Although employees in low-skilled jobs are as likely as any others to express an interest in receiving training, they actually submit significantly fewer applications for training. How can this gap be explained? While a wish to receive training goes hand in hand with employees’ perception of their career prospects, in conjunction with their aspirations, the submission of applications for training is determined more by companies’ practices.
Submission of applications for training influenced by company context
Despite the widespread interest in training expressed by employees of all levels of qualification, the share of those who have actually submitted an application for training is as unequally distributed as actual access to training.Thus 56% of managers and executives took part in at least one vocational training during the 18 months preceding the survey, compared with 22% of low-skilled workers. Employees in low- skilled jobs are also those who submitted the fewest applications for training in the previous 12 months (19% of low-skilled workers compared with 50% of managers and executives).
While a wish to take part in training reflects individuals’ needs and aspirations submitting an application is determined more by the practices and rules, either tacit or explicit, put in place by employers and internalised by employees.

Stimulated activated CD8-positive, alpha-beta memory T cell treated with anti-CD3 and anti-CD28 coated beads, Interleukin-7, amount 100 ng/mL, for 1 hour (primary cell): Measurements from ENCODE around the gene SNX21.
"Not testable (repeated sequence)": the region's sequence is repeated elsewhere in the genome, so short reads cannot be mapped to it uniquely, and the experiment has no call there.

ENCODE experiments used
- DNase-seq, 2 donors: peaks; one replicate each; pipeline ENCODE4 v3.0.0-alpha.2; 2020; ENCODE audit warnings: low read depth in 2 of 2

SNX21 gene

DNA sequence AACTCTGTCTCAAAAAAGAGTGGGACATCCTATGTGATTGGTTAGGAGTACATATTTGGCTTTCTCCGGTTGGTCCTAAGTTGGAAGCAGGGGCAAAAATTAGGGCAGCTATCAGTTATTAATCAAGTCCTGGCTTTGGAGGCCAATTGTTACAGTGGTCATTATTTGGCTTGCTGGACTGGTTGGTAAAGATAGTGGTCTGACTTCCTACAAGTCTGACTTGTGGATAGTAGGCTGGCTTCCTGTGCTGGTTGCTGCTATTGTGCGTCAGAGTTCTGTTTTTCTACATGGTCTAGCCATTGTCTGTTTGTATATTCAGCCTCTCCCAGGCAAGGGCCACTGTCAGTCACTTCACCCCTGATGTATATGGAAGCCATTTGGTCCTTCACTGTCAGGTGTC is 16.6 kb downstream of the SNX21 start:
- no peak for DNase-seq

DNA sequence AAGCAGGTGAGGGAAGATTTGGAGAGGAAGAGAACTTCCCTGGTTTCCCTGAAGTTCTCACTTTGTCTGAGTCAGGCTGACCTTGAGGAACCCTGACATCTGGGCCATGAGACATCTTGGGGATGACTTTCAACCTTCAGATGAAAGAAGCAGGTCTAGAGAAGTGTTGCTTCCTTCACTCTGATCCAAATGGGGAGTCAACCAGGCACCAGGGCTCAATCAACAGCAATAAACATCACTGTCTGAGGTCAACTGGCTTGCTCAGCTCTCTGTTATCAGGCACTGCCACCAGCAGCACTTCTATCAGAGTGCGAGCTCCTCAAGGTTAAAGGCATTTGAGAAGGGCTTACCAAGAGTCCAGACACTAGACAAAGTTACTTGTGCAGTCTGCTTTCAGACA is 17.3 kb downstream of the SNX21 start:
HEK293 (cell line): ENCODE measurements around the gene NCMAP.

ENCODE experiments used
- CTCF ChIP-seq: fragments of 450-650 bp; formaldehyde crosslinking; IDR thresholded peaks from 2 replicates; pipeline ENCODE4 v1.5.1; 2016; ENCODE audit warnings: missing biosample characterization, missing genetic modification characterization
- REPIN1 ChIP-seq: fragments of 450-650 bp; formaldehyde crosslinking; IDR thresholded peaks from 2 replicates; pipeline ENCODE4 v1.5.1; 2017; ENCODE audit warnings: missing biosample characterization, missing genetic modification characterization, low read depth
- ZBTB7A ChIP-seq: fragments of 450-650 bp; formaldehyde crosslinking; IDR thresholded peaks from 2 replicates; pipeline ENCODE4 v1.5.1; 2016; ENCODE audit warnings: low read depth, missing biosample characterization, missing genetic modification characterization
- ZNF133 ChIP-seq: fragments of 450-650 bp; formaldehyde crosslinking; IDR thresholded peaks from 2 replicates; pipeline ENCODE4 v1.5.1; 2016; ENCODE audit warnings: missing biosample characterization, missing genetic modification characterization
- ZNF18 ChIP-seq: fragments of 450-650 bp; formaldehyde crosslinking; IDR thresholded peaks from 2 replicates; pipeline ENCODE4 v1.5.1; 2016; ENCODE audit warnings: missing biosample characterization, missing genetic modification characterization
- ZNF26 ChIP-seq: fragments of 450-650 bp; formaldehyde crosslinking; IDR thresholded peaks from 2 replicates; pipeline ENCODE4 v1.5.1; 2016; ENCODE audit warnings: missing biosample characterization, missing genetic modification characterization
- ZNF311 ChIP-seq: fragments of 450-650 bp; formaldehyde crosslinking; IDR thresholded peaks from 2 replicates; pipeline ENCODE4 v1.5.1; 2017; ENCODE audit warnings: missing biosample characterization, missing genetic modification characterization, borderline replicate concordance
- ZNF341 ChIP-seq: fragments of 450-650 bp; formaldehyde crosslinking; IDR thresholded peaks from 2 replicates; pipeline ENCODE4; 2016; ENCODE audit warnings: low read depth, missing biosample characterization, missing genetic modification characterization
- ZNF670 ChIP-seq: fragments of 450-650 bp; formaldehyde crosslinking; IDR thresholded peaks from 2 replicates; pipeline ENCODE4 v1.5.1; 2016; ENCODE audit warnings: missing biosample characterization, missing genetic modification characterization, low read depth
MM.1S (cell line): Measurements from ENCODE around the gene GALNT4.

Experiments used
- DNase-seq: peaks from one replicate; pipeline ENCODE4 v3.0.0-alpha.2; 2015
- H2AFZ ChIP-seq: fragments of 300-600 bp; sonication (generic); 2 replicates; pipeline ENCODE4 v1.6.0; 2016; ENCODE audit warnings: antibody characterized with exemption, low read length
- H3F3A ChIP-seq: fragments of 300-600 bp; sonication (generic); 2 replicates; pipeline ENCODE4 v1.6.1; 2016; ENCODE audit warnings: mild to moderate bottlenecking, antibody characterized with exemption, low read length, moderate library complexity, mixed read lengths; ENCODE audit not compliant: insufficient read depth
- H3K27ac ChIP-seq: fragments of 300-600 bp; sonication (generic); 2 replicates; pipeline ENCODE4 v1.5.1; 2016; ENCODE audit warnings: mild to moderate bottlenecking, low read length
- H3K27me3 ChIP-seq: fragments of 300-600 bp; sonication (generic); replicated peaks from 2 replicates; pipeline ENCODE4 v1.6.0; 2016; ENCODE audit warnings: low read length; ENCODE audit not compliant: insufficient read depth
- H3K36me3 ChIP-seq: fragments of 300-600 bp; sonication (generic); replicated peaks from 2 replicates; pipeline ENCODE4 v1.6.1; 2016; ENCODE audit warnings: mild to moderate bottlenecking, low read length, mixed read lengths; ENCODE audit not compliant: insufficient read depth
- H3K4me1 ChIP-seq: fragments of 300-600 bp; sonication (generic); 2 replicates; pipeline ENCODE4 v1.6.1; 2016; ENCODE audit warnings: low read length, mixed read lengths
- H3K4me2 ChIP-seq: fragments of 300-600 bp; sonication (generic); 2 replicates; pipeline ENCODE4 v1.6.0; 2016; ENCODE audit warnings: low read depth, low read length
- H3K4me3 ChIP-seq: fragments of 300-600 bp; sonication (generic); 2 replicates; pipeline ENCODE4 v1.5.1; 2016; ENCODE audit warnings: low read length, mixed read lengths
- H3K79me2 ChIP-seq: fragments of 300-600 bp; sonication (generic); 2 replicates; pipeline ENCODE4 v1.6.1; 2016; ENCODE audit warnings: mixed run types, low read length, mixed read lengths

Consequently, can employees who do not submit applications be considered responsible for the shortfall of their training? Being an ‘actor’ in their own training requires an ability to identify and select a training that matches their aspirations, and then to express their wishes, make themselves heard and so on. The context of the company, its training practices and, more broadly, its approach to human resource management play a major role here. They determine the possibilities of dialogue between employer and employee about the latter’s career development. In concrete terms, what is required are practices likely to foster exchanges that are both personalised (interviews with management devoted to de ning training needs) and supported by collective decision making (notably through the employee representatives). Such practices encourage transparency (dissemination of information on training opportunities) and leave room for personal choice (opportunity to express an opinion about the content of proposed training, for example). In our analysis, all these aspects seem to encourage employees to submit applications for training (cf. table p. 4).
Chosen excerpts by Job Market Monitor. Read the whole story at Company-based training vs. employees’ aspirations / Training and employment / publications / accueil – Céreq – Centre d’études et de recherches sur les qualifications